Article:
, Salem, MA


May 23, 2014

Benton: Tea party woes could damage Democrats

Another bad week for the tea party, whose candidates ended up losing primary elections in Kentucky, Georgia and Oregon on Tuesday.

But in a bit of irony, that may spell doom for Democrats whose candidates figure to be more seriously tested by more moderate Republicans in those and other states. Many analysts say that based on the Republican primary results to date, the GOP’s chances for capturing a majority of seats in the Senate have improved. (And most agree it would take an upset of major proportions for the party to lose its majority in the House of Representatives.)

However, a Republican majority in both houses might actually make life a little easier for President Obama in his last two years in the White House. There will be no political advantage in campaigning against a lame-duck president, and the party will be in the position of having to show voters it can do more than be the voice of opposition if its hopes to elect one of its own to replace Obama.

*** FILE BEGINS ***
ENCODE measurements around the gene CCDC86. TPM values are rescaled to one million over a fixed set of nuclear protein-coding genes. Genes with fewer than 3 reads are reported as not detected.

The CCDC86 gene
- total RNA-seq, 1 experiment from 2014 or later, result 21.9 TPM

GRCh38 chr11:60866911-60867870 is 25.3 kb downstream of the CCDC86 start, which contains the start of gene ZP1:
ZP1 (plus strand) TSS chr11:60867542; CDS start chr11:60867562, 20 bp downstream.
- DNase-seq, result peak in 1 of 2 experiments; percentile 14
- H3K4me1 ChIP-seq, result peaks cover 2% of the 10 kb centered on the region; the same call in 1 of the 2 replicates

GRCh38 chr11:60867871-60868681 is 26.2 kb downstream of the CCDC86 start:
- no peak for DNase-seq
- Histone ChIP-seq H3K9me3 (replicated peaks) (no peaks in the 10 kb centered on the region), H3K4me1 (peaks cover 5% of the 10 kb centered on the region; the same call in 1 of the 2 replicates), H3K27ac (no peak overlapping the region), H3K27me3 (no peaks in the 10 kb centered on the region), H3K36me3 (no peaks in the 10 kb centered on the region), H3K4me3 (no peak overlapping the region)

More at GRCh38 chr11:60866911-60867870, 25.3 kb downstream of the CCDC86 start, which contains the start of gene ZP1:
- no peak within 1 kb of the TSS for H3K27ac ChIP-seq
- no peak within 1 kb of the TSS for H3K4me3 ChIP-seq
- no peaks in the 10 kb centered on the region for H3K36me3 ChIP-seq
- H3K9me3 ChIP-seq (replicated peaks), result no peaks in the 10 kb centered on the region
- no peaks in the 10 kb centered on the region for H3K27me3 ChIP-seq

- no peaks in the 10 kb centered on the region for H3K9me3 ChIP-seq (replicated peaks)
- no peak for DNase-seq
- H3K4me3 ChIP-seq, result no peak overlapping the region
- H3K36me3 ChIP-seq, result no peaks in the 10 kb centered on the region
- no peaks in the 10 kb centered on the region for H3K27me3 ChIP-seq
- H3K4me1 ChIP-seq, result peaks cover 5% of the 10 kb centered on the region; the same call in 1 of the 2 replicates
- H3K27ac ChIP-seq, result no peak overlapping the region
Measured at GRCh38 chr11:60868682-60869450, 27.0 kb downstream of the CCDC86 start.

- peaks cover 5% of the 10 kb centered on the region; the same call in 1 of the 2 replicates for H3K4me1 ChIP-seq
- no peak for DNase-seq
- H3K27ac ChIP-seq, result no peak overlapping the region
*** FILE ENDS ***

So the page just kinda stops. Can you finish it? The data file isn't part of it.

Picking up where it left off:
Many expect Hillary Clinton to be the Democratic nominee is 2016. But despite her repeated insistence that she has no interest in challenging the former first lady, Elizabeth Warren continues to garner plenty of favorable reviews, particularly from the party’s more liberal wing.

The New Republic has termed her “Hillary’s nightmare.” And in a recent review of Warren’s new book, “A Fighting Chance,” The New Yorker’s Jill Lepore compared the Bay State senator with former Supreme Court justice Louis Brandeis based on her intellect and willingness to take on corporate America.

Warren is in essence the anti-tea party candidate whose constituents appear to agree with her positions in favor of fair taxation, tighter regulation of the financial industry and the need for government involvement to maintain a robust economy.

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